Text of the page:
"Talented, glamorous and every bit the diva, Romanian soprano Angela Gheorghiu is a star."
Nobody had to persuade Angela Gheorghiu to sing, just as nobody doubted that it would become her life. She grew up
in a family that not only had no musical tradition, but no interest whatsoever in singing. "Not even la la la," she now laughs.
The Burlacu family - Gheorghiu is her first husband's name - lived in the small town of Adjud, 300km from Bucharest in the
northern Romanian province of Moldavia.In this unprepossessing environment Angela and her younger sister Elena were from the
beginning something of a local phenomenon. "We didn't have normal voices. Before I started school I sang with this voice.
It was always sort of operatic." Her father was a train-driver, her mother a dress-maker - which meant, as she says, "I at
least looked good, even if I go hungry. Always beautiful gowns, copied from the TV stars."
No doubt the frocks gave
her ideas because, she says, "I always knew,that I was an artist. That I had destiny. Never for a moment did I doubt this".Gheorghiu
says that from the beginning it was clear to her, to her parents and her teachers that both girls' future would be as professional
singers. "It was never like a dream for us," she says, "it was just the way it would be. It was so obvious."
When she was six she made her first singing appearance: Brahms’s lullaby, with her sister Elena
in the local Palace of Culture. “My voice was too big for the kindergarten choir, so I started singing solo. We never
stopped after that: it was always Elena and Angela Burlacu at every event” and her evident talent took her to Bucharest
- to the George Enescu Lyceum - at the age of 14. It was a demanding course of study - with acting, ballet and piano included
- and there were three lessons a week, four times a year with a remarkable woman singing teacher, Mia Barbu.
She stayed in Bucharest to go to its Academy of Music and graduated with first class honours at 23.
It was while there that she married André Gheorghiu. She kept his name after they divorced on the advice of her record company.
Contrary to the popular myth - that she dumped her plumber husband for Alagna when her career took off - André was in fact
an engineer from an important musical family in Romania.
Artists, confined behind an Iron Curtain, had limited professional opportunities, but the fall of
the Ceausescu regime opened doors of opportunity for Angela Gheorghiu."In my time in Bucharest, when Ceausescu was in power,
you had no right to speak, no right to have an idea, no right to have a mind. Just keep your mouth shut and work," she recalls,
with some vehemence. When she first came to London in 1992, she sent her parents photographs of shop windows full of fruit
and meat.Even today, her attitude to consumerism is invigoratingly robust. If she sees something she likes on a hanger, she
thinks: if it is there, then why can't I have it? After the death of Ceausescu, she vowed she would never again live under
any form of repression. "I cannot do this," she says. "If I need to say something, I say it very clear and then, basta, it's
over. I do not shout. I need to use my voice for singing, not for anything else."
Gheorghiu herself pestered the authorities constantly for permission to travel abroad to enter competitions
but without success. "While we were privileged in a way, they never even answered me even to say no. It was awful. But I finished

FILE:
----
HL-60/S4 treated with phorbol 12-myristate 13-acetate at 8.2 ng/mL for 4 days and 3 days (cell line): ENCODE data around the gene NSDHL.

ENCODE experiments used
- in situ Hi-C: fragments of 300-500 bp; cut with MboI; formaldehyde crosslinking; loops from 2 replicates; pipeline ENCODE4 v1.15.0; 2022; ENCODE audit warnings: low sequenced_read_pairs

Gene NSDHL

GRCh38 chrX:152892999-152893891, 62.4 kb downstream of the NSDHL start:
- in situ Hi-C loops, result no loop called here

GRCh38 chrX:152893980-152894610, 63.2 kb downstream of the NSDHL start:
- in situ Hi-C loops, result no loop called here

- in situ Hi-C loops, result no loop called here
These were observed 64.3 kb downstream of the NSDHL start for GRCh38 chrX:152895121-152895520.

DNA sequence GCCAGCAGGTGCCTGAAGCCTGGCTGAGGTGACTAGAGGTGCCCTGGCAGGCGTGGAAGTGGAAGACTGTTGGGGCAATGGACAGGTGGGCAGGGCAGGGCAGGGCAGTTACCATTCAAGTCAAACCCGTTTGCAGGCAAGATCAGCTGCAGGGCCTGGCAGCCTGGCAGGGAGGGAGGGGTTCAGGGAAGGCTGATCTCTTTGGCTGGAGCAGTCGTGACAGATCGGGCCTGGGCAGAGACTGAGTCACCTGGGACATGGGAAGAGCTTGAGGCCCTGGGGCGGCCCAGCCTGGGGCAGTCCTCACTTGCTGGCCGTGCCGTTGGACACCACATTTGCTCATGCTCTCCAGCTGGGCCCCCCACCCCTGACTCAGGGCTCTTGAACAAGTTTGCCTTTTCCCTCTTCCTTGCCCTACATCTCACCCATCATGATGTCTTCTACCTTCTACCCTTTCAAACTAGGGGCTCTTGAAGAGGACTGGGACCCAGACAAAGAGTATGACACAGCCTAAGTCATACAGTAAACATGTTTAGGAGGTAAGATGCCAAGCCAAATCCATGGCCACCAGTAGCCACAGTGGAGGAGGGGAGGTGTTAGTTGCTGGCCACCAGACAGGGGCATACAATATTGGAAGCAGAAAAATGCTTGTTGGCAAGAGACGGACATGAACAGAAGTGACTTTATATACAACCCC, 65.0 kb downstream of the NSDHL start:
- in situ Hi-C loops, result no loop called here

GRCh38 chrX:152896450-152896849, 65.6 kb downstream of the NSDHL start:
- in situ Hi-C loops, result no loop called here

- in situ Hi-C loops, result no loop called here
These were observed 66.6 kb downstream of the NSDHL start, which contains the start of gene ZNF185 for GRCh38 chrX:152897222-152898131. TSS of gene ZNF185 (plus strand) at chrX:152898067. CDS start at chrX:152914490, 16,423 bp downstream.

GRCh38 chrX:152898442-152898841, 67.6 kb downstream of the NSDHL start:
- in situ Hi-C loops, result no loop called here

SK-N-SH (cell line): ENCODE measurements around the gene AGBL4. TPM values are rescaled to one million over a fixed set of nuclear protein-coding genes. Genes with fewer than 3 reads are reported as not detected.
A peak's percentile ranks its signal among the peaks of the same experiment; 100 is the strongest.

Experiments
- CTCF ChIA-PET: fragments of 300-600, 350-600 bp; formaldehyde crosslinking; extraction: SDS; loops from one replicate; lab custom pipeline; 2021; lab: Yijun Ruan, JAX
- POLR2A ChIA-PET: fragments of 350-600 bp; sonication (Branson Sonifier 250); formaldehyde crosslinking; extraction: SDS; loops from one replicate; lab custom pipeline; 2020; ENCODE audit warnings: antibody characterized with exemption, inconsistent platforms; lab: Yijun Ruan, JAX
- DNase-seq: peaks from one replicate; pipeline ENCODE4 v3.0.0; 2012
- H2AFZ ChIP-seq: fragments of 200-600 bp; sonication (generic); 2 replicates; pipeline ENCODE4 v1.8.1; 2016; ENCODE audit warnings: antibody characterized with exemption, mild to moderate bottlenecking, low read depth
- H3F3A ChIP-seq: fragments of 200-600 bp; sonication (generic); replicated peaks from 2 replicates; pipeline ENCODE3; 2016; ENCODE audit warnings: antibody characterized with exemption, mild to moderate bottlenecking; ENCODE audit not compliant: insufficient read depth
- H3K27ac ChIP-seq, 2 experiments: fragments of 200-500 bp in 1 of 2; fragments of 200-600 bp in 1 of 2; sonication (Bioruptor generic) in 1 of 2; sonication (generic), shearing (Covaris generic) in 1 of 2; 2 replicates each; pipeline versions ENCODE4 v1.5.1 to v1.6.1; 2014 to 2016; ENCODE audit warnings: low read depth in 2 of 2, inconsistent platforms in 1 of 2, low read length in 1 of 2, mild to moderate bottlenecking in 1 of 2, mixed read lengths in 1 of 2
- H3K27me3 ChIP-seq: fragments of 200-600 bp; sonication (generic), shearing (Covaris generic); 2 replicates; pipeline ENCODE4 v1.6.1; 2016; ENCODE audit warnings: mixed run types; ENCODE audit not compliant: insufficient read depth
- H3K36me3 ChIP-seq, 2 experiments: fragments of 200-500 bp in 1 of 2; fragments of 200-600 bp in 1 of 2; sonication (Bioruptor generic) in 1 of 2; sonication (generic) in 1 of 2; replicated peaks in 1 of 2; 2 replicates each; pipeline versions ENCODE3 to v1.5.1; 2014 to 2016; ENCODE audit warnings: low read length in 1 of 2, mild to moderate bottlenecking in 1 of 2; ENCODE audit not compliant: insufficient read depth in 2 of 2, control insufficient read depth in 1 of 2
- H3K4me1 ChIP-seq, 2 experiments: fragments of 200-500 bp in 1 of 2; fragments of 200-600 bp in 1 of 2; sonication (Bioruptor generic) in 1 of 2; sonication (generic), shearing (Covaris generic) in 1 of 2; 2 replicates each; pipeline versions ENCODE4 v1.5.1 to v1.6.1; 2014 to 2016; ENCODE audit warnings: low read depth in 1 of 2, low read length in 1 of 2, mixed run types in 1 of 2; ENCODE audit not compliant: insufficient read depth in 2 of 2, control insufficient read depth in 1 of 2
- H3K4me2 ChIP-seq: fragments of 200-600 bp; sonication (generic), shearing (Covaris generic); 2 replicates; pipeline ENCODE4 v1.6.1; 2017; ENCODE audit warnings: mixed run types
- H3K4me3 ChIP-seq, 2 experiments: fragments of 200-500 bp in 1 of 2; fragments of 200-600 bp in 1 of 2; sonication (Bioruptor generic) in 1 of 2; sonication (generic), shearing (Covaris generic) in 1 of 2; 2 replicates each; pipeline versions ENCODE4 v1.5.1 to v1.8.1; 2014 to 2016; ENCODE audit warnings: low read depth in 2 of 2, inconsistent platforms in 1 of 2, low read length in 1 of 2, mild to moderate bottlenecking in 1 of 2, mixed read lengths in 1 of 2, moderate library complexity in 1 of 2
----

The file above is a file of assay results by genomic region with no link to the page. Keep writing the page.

the academy just at the right time. The revolution was in December 1989 and I graduated in 1990."
In fact Gheorghiu was one of the first Romanians to directly benefit from Ceausescu's overthrow. While
it was still "boom booming" in Bucharest she took a phone call from a Romanian impresario working out of Frankfurt, who asked
her to a recital for Dutch television.
Luisa Petrov had seen a video of Gheorghiu performing in Bucharest and says, "From the first moment
it was obvious that she was a big talent. With other young singers you try to get them into small houses, but I sent Angela
straight to Covent Garden. I was that convinced." Following Petrov's prompting, Peter Katona, director of casting at the Royal
Opera House, invited Gheorghiu for an audition
It was Katona who effectively discovered her, although she insists it was the other way round: "I
discovered him," she says. "On street. I ask everyone where is the stage door of opera house and they say, 'Go here, go there'.
Then I ask one person who says, 'Along here, ten metres'. Then I go and sing and who am I singing to but this same man - who
remembers me, I think, because I'm dressed in red." One of mother's.
Between the frock and the voice she made an impression,"She
sang three arias and I said, 'That's it, we'll do something'," and Katona offered her the role of Mimi in a revival
of Boheme: her first professional opera booking. "But I wasn't sure I was ready for this. So I ask to start with something
smaller, and I also look for something in less important house, not London, for experience."
The result was that she
sang L'elisir d'amore in Basel; then, in 1992, Zerlina in a Covent Garden Don Giovanni, followed by Mimi in Boheme. And she
made her debut in Vienna and Hamburg in 1992 as Adina, and at New York's Metropolitan Opera in 1993 as Mimi, winning increasingly
rapturous receptions from audiences and critics who acclaimed her sensuous lyric soprano voice, her beauty, her stage presence
and her commitment to the words.But nothing in the acclaim Miss Gheorghiu had received up to that point was of the same intensity
as her first Violetta in her sensational 1994 La Traviata with Sir Georg Solti.
The pre-eminent operatic maestro Sir
Georg Solti had never conducted La Traviata and thought it was time he did. Coming to the score at such a late stage of his
career, he wanted it to be an event. And he wanted someone special for the title role. Someone out of the ordinary.He auditioned
Gheorghiu and decided she was the one - for reasons that his widow Valerie Solti remembers as "her purity of approach. She